When Screaming Trees visited the UK on the ‘Dust’ tour in 1996, it was very much a cause for celebration. Having already pulled out of that year’s Reading Festival line up and now having another hugely successful album under their collective belt, it was no wonder that fans absolutely joyous at their long-overdue return. In addition, ‘Dust’ was arguably their finest work to date. With its heavy elements counterbalanced by huge swathes of dark psychedelia and prominent use of mellotron, it was almost as if their retro sound had come full circle and harked back to the 60s inspired parts of albums like ‘Invisible Lantern’, but it also had the benefit of much stronger song writing.
By the time the band reached London at the end of 1996, Mark Lanegan was in peak voice, and seemingly peak health. With future Queens of The Stone Age man Josh Homme having joined the touring line up on second guitar, the Trees attacked with a huge sound; part classic rock, part psychedelia, all wrapped in a touch of blues darkness. In the centre of the musical storm, Mark Lanegan stood rigid, throwing a deep croon across the audience’s heads in an almost detached way. That night, his aloof presence very much added to the atmosphere. That wouldn’t always be the case – on a solo tour of 2001, he presented himself as a man who really didn’t want to face an audience – but on this night, it was more than clear why he’d become so beloved by the era’s alternative set. The band were so great that no-one in the audience would have suspected we’d never see them again, but those who burn twice as brightly burn for half as long. Screaming Trees had taken over a decade to get here, and looking back, it’s easy to suggest that in many ways, that tour was Lanegan’s first true peak.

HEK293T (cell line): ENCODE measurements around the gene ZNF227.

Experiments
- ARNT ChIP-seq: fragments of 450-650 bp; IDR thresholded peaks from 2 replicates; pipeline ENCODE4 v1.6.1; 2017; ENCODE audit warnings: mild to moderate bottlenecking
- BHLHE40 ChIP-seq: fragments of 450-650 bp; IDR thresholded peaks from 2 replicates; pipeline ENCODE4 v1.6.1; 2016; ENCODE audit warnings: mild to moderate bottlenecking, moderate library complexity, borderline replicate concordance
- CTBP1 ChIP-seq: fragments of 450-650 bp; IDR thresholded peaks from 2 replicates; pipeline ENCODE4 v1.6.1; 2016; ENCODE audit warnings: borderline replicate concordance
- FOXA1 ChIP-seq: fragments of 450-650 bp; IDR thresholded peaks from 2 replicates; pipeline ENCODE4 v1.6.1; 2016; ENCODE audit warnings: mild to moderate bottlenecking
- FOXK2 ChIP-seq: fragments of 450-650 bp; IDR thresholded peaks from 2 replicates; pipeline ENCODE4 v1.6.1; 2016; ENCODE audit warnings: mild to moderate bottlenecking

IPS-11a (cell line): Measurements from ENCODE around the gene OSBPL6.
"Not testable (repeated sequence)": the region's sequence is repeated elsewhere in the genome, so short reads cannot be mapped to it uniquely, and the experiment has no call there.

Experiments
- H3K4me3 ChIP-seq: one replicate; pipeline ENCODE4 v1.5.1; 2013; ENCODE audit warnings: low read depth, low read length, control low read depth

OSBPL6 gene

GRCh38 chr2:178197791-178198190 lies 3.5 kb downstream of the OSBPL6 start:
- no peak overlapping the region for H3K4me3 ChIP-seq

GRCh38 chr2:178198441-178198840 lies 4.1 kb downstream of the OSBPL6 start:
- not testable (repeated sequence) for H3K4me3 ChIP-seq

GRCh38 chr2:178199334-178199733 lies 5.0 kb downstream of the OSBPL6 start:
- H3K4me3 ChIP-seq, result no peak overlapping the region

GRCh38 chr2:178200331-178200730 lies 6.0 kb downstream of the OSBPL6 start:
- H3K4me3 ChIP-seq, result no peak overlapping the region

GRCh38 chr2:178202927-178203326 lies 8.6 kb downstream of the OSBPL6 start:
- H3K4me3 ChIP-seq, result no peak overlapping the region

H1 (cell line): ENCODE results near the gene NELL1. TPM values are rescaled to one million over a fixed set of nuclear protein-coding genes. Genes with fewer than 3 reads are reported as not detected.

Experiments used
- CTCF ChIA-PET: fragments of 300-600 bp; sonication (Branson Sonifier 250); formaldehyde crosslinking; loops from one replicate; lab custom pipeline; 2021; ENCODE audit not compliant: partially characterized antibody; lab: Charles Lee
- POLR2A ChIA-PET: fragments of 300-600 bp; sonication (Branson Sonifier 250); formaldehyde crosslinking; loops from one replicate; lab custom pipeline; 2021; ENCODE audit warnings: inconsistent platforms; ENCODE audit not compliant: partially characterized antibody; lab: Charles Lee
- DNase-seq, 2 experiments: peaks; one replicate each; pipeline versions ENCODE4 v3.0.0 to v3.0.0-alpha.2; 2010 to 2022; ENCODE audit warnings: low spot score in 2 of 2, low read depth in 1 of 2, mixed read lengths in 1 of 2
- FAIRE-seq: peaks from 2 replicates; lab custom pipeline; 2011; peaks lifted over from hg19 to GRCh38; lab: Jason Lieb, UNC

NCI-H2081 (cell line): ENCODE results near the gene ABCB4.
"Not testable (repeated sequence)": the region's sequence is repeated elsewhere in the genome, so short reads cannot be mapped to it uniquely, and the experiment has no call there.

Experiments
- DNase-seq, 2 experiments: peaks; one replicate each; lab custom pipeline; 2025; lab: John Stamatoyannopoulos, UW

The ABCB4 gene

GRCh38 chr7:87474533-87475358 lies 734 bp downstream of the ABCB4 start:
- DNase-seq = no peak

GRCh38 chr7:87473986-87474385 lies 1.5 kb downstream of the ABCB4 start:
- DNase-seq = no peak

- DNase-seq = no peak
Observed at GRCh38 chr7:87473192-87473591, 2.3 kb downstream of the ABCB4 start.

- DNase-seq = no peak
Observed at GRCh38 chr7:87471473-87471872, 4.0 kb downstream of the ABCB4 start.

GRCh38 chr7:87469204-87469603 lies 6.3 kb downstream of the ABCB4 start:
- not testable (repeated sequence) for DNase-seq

Future solo endeavours showed how versatile – and how classic – a writer he was with albums ranging from the dark and folky to almost deep and gothic. With singer songwriter Isobel Campbell, he even took on an almost Lee Hazelwood type role, something hugely removed from his rock past. With intricate and inventive guitarist Duke Garwood, Lanegan’s subtler side could soar, and as a part time collaborator with both Queens of The Stone Age and Soulsavers, his rock credentials and as his abilities to add moody sounds to electronic based soundscapes became equally important within his sprawling CV. In the tradition of Johnny Cash, Lanegan’s deeper tones almost transcended the man himself. Along with Chris Cornell, he was arguably his generation’s greatest talent.
Watch a full live show from Screaming Trees on their ‘Dust’ tour below. Filmed by a fan and rescued from an old VHS this truly is a little piece of history.
Mark Lanegan: 1964-2022